The Things They Carried (Tim O'Brien, 1990). I had read Going After Cacciato in high school and always meant to look this up, so when it turned up of Barnes and Noble's sale table, I snagged a copy. I sailed through this, and probably read it too fast for proper appreciation, but I will definitely be re-reading. It is, at first glance, a collection of short stories written about the Vietnam war, but I think it is best described in Amazon.com's review: a "sly, almost hallucinatory book that is neither memoir nor novel nor collection of short stories but rather an artful combination of all three." There's an almost ... drunken feeling to the book, the consequence of an unreliable narrator who freely admits to his unreliability and, indeed, revels in it. Favorites among the group were "How to Write a True War Story," "Style," and "The Things They Carried." But the following passage, from "Stockings," caught my attention: not an original simile, perhaps, but I really enjoyed O'Brien's descriptive economy of speech, and since I seem to be quoting today:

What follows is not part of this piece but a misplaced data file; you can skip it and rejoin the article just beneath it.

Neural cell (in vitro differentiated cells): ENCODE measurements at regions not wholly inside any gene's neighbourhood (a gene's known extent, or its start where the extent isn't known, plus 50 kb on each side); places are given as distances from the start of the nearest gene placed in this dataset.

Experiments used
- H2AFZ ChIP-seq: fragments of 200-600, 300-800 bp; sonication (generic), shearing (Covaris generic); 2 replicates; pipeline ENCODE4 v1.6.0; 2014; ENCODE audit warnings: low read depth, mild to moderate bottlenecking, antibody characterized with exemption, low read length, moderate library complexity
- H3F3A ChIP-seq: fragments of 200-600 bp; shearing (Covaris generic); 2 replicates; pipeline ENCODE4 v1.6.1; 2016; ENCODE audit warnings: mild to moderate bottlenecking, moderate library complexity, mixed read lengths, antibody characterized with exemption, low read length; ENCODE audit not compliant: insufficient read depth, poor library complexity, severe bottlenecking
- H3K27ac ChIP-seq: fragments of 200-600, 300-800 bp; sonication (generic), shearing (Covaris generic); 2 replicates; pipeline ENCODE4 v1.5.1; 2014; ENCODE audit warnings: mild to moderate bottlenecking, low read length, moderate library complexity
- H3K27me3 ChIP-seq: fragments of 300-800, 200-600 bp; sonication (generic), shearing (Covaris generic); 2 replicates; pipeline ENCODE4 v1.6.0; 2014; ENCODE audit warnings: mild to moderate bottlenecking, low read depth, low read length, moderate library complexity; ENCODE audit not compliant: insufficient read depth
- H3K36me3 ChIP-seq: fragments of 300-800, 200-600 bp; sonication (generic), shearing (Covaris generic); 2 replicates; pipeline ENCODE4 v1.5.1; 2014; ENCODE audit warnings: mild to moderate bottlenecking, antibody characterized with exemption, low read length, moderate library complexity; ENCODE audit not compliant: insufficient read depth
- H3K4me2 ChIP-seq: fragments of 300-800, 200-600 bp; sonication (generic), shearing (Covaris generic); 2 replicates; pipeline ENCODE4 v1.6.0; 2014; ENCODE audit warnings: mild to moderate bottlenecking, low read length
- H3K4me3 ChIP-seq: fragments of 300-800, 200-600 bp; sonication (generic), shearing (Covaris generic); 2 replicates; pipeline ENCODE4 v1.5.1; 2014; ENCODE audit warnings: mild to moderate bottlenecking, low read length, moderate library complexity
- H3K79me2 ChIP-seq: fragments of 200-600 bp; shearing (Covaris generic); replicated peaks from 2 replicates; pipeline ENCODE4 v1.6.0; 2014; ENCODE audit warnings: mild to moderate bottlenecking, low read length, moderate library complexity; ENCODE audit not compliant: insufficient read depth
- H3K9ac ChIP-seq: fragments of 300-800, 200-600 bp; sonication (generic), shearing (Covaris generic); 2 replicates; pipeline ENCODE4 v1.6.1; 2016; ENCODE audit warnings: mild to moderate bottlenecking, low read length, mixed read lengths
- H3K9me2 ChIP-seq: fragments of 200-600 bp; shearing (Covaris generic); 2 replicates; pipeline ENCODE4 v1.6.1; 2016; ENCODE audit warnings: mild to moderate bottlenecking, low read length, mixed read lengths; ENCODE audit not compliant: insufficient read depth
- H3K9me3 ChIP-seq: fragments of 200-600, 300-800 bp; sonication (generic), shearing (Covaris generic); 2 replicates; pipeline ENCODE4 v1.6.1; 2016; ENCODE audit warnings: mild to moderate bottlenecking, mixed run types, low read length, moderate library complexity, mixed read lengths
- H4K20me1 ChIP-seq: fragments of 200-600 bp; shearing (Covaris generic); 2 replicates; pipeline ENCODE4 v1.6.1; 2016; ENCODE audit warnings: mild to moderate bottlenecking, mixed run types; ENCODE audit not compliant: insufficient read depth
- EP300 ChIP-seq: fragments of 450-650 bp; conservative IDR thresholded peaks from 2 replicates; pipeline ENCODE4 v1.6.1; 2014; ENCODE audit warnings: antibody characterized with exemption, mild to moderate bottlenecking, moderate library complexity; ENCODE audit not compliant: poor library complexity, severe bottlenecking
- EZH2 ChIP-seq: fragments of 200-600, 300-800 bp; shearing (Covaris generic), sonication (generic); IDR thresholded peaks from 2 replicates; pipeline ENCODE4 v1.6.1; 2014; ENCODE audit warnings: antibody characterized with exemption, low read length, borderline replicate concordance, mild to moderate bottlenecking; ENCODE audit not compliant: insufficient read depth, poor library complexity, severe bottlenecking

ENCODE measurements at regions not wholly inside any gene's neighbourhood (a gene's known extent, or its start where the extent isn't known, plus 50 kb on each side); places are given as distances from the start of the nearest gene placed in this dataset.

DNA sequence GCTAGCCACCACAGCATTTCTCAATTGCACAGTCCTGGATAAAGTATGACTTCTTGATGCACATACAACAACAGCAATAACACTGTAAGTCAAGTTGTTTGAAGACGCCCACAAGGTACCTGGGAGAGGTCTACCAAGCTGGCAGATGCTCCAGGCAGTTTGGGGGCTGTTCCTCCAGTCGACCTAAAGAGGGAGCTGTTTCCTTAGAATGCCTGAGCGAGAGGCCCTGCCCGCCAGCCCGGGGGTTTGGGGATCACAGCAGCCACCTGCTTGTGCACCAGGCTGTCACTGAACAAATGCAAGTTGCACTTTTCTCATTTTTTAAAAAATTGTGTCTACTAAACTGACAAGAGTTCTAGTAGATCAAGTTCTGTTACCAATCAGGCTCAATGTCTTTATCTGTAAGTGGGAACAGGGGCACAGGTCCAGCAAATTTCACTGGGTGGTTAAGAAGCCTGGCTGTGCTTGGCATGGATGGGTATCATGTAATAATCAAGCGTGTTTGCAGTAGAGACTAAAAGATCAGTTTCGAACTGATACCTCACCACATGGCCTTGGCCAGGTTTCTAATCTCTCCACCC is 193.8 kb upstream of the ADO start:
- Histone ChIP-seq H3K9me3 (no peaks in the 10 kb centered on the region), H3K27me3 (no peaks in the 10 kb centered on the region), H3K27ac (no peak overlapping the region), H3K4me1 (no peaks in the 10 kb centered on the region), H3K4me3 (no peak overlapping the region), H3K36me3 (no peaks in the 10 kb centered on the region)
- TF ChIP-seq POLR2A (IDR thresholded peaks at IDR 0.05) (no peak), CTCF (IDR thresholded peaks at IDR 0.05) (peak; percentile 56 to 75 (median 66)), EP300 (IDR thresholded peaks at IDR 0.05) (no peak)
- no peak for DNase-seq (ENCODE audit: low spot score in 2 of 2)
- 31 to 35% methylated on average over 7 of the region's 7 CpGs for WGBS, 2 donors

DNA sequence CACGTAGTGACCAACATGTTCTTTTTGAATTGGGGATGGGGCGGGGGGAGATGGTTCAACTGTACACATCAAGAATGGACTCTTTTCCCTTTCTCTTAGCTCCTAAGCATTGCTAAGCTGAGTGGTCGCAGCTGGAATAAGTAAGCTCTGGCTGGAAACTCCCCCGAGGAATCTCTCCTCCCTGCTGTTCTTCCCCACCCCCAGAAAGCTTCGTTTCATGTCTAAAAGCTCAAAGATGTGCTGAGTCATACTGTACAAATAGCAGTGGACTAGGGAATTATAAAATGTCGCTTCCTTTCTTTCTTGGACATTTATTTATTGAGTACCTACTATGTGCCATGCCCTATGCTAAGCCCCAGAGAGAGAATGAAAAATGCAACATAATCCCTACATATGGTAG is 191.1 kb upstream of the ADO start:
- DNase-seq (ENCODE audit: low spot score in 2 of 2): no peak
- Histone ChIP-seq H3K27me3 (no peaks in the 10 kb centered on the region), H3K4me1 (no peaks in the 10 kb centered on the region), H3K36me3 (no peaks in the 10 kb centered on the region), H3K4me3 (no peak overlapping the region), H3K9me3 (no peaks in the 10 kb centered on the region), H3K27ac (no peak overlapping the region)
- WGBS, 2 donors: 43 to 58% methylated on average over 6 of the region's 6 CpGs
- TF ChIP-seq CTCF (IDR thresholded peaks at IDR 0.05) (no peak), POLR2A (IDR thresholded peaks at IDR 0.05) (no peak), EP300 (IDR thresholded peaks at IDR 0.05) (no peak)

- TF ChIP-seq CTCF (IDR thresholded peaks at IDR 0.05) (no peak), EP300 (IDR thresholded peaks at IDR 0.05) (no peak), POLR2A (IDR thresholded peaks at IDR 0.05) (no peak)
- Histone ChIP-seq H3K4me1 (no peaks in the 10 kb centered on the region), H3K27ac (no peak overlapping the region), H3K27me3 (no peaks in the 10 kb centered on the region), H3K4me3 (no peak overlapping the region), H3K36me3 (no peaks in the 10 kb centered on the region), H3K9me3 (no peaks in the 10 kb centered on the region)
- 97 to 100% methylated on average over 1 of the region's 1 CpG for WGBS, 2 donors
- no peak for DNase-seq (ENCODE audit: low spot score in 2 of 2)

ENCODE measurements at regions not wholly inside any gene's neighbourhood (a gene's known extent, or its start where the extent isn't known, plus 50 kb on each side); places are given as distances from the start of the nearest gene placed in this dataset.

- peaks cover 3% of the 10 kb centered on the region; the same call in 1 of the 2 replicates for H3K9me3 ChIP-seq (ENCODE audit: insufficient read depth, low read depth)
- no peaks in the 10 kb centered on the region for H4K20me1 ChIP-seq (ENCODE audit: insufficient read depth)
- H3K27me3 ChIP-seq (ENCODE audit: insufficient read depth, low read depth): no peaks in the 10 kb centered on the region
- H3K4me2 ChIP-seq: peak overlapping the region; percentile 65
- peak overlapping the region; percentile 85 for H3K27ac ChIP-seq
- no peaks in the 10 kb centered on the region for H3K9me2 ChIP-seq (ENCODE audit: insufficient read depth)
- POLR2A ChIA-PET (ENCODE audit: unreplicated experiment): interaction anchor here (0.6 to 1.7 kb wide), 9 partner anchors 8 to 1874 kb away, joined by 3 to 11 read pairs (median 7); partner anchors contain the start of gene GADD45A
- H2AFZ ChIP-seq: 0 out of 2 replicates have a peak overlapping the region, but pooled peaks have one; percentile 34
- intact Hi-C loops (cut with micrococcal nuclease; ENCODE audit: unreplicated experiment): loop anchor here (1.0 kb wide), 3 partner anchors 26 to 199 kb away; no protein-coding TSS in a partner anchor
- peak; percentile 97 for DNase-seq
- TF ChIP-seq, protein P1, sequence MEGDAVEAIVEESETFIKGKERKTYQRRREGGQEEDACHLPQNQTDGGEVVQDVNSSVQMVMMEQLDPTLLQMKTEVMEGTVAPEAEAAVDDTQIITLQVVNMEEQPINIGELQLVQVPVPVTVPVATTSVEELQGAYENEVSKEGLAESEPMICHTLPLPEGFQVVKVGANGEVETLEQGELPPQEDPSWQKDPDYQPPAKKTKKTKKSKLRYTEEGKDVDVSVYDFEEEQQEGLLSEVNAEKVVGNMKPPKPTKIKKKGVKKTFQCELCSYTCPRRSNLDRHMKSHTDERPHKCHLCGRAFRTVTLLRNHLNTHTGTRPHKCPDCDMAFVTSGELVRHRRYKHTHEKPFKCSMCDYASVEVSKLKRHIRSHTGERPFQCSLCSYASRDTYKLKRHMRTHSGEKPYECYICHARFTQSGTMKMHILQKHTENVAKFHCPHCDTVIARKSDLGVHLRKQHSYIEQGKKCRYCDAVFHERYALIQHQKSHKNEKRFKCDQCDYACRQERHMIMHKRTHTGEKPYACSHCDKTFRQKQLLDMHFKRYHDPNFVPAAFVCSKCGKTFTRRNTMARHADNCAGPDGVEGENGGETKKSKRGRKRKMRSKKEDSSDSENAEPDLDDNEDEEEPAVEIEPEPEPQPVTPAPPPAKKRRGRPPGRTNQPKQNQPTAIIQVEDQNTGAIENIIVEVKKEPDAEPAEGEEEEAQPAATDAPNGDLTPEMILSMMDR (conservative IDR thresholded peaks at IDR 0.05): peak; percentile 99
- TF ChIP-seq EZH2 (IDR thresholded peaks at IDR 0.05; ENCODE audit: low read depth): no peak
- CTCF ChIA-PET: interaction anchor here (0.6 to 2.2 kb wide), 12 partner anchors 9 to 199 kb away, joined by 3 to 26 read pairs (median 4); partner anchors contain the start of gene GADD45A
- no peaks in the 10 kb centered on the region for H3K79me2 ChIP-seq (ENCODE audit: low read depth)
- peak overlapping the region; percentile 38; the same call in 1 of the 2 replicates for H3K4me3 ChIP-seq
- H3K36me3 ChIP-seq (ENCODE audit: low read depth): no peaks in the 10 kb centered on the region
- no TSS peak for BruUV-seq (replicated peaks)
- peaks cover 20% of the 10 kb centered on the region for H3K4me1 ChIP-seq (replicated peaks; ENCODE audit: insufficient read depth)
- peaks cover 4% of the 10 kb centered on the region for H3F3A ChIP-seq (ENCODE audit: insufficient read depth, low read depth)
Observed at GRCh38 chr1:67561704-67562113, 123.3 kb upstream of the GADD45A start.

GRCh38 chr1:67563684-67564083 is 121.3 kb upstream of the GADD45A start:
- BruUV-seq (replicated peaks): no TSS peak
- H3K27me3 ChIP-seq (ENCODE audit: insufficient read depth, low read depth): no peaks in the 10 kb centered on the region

"Henry Dobbins was a good man, and a superb soldier, but sophistication was not his strong suit. The ironies went beyond him. In many ways he was like America itself, big and strong, full of good intentions, a roll of fat jiggling at his belly, slow of foot but always plodding along, always there when you needed him, a believer in the virtues of simplicity and directness and hard labor. Like his country, too, Dobbins was drawn toward sentimentality" (p117).